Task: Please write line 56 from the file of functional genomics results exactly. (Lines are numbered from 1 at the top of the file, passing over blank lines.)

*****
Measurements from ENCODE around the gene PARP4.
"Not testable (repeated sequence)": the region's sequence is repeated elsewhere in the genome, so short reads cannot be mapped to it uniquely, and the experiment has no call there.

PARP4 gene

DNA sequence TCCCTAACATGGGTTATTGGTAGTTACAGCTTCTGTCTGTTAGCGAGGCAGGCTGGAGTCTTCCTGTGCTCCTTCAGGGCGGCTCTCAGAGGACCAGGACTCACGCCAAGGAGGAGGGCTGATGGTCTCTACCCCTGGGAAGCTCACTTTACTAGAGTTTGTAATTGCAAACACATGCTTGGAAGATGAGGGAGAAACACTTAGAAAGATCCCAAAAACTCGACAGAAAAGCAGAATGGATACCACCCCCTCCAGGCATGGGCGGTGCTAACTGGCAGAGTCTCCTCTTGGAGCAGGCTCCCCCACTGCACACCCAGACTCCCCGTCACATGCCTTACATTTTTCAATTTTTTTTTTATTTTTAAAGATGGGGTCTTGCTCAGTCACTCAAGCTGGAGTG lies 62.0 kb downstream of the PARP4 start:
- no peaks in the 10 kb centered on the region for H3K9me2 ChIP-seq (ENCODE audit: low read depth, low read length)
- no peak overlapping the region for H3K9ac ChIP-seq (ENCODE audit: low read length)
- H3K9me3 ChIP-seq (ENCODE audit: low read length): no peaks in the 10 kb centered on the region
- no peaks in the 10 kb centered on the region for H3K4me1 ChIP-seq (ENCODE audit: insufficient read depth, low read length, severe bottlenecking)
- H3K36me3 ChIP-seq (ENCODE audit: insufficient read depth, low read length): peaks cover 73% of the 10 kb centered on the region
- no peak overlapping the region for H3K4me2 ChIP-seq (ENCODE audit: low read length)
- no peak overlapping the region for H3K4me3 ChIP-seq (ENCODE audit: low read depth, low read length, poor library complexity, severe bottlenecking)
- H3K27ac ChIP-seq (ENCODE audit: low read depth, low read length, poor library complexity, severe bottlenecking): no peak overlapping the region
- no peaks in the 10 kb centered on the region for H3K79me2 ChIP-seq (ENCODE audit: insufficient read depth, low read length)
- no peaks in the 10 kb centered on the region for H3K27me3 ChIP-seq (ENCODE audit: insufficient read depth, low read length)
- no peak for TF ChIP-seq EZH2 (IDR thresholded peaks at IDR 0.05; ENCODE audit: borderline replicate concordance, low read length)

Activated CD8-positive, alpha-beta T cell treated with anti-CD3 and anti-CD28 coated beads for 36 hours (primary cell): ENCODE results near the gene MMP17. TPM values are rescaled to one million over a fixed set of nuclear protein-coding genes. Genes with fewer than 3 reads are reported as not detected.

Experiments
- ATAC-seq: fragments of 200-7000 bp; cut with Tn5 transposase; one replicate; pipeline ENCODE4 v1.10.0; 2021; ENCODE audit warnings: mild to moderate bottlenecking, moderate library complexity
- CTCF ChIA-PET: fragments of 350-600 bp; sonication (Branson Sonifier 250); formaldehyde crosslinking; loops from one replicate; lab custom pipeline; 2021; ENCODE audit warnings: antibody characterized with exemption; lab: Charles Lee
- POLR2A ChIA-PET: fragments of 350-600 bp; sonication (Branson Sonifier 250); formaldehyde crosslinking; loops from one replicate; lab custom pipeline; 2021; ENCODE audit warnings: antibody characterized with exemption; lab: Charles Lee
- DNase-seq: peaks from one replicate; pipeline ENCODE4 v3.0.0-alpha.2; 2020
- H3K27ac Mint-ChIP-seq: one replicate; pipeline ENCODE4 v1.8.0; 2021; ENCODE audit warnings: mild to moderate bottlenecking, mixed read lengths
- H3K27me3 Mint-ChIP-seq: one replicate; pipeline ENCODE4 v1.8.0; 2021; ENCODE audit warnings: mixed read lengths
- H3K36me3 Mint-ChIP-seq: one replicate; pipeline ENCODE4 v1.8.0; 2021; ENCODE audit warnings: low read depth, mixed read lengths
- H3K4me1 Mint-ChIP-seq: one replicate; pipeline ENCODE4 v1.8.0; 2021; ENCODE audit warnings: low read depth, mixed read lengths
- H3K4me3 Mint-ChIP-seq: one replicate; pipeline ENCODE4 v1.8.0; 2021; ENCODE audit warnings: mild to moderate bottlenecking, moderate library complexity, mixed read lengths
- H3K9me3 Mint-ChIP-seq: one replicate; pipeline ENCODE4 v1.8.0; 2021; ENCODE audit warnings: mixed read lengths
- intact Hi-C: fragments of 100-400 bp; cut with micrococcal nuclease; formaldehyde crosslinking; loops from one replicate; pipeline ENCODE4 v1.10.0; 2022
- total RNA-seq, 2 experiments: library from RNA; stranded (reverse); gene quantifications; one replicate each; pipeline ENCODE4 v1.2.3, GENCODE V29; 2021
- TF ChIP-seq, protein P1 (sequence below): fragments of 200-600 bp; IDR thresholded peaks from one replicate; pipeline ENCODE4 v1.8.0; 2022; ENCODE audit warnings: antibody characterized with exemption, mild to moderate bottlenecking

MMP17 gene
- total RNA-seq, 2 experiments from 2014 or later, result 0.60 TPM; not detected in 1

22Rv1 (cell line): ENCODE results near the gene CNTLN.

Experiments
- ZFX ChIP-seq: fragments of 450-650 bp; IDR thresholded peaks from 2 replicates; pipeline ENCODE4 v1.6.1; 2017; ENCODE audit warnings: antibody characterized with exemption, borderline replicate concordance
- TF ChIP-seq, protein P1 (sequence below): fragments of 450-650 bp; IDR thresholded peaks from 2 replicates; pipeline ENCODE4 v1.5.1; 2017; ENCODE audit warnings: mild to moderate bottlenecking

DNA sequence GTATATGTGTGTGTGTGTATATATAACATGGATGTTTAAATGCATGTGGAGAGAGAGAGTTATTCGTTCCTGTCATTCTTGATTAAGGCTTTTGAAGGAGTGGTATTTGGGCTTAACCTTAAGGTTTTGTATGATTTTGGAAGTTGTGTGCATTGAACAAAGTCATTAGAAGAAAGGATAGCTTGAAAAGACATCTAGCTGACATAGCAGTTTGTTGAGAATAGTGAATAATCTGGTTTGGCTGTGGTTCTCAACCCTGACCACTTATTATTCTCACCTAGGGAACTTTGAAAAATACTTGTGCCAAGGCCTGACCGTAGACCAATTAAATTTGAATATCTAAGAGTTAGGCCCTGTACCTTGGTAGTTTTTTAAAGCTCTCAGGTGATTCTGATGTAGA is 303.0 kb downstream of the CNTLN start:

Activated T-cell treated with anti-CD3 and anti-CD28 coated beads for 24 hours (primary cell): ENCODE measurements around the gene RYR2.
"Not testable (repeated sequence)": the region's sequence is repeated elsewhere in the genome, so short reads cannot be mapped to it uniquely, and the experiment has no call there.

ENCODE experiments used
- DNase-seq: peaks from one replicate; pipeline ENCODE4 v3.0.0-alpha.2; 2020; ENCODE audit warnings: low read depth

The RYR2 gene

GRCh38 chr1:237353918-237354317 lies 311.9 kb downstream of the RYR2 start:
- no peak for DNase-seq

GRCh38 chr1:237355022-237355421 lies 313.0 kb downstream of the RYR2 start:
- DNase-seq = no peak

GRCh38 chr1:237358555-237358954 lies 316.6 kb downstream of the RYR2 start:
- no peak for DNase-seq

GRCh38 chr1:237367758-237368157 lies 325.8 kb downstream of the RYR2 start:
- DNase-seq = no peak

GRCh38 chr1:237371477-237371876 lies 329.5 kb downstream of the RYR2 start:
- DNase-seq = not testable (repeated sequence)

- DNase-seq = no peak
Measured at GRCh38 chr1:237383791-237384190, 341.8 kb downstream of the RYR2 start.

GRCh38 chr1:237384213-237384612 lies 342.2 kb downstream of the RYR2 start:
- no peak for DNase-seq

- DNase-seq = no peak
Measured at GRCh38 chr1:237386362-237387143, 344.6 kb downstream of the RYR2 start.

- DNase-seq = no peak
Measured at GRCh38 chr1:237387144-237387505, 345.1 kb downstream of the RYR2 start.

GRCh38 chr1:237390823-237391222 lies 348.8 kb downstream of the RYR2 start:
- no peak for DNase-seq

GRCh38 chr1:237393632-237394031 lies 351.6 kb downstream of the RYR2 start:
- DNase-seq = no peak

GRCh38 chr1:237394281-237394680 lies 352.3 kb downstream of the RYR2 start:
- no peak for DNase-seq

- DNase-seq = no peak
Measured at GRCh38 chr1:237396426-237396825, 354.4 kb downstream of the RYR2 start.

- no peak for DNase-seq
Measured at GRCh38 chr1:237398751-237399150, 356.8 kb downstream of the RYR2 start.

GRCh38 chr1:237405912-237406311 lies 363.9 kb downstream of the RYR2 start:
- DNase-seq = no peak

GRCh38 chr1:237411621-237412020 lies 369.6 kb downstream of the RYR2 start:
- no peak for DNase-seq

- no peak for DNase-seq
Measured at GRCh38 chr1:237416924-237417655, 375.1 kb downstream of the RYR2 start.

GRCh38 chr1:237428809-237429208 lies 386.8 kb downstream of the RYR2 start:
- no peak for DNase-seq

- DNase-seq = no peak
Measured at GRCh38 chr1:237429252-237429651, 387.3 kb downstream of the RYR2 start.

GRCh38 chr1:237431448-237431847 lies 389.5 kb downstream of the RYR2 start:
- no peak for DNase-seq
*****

- no peak for DNase-seq